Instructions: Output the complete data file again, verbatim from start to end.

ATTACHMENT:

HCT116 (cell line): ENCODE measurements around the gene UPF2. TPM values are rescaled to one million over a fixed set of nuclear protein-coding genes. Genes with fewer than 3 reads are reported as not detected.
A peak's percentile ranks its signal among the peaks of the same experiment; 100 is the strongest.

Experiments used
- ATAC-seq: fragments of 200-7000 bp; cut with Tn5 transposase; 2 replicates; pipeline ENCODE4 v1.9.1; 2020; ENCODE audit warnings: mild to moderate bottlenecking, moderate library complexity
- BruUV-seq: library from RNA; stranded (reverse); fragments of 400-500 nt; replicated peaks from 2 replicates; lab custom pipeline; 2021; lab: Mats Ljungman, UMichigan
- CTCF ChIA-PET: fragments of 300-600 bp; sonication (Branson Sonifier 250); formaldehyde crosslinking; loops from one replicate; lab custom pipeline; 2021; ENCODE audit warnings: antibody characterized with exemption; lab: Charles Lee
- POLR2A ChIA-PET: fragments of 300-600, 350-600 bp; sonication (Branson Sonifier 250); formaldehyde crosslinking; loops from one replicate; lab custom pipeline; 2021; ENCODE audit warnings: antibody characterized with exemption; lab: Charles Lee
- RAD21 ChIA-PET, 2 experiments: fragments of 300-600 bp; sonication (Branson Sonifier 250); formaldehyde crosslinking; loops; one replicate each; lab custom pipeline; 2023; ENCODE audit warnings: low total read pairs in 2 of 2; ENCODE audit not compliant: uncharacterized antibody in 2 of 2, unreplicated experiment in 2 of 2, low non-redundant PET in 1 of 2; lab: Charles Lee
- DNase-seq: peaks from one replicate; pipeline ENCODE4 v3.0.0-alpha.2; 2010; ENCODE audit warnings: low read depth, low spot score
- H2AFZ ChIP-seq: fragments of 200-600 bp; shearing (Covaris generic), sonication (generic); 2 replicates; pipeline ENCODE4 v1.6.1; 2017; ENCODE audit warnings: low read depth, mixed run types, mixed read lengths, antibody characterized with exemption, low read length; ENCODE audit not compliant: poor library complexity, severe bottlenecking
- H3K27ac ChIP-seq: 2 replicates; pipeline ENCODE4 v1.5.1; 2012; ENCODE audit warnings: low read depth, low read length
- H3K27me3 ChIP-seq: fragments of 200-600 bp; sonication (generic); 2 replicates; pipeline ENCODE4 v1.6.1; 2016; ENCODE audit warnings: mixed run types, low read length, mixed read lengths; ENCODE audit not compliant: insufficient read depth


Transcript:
HCT116 (cell line): ENCODE measurements around the gene UPF2. TPM values are rescaled to one million over a fixed set of nuclear protein-coding genes. Genes with fewer than 3 reads are reported as not detected.
A peak's percentile ranks its signal among the peaks of the same experiment; 100 is the strongest.

Experiments used
- ATAC-seq: fragments of 200-7000 bp; cut with Tn5 transposase; 2 replicates; pipeline ENCODE4 v1.9.1; 2020; ENCODE audit warnings: mild to moderate bottlenecking, moderate library complexity
- BruUV-seq: library from RNA; stranded (reverse); fragments of 400-500 nt; replicated peaks from 2 replicates; lab custom pipeline; 2021; lab: Mats Ljungman, UMichigan
- CTCF ChIA-PET: fragments of 300-600 bp; sonication (Branson Sonifier 250); formaldehyde crosslinking; loops from one replicate; lab custom pipeline; 2021; ENCODE audit warnings: antibody characterized with exemption; lab: Charles Lee
- POLR2A ChIA-PET: fragments of 300-600, 350-600 bp; sonication (Branson Sonifier 250); formaldehyde crosslinking; loops from one replicate; lab custom pipeline; 2021; ENCODE audit warnings: antibody characterized with exemption; lab: Charles Lee
- RAD21 ChIA-PET, 2 experiments: fragments of 300-600 bp; sonication (Branson Sonifier 250); formaldehyde crosslinking; loops; one replicate each; lab custom pipeline; 2023; ENCODE audit warnings: low total read pairs in 2 of 2; ENCODE audit not compliant: uncharacterized antibody in 2 of 2, unreplicated experiment in 2 of 2, low non-redundant PET in 1 of 2; lab: Charles Lee
- DNase-seq: peaks from one replicate; pipeline ENCODE4 v3.0.0-alpha.2; 2010; ENCODE audit warnings: low read depth, low spot score
- H2AFZ ChIP-seq: fragments of 200-600 bp; shearing (Covaris generic), sonication (generic); 2 replicates; pipeline ENCODE4 v1.6.1; 2017; ENCODE audit warnings: low read depth, mixed run types, mixed read lengths, antibody characterized with exemption, low read length; ENCODE audit not compliant: poor library complexity, severe bottlenecking
- H3K27ac ChIP-seq: 2 replicates; pipeline ENCODE4 v1.5.1; 2012; ENCODE audit warnings: low read depth, low read length
- H3K27me3 ChIP-seq: fragments of 200-600 bp; sonication (generic); 2 replicates; pipeline ENCODE4 v1.6.1; 2016; ENCODE audit warnings: mixed run types, low read length, mixed read lengths; ENCODE audit not compliant: insufficient read depth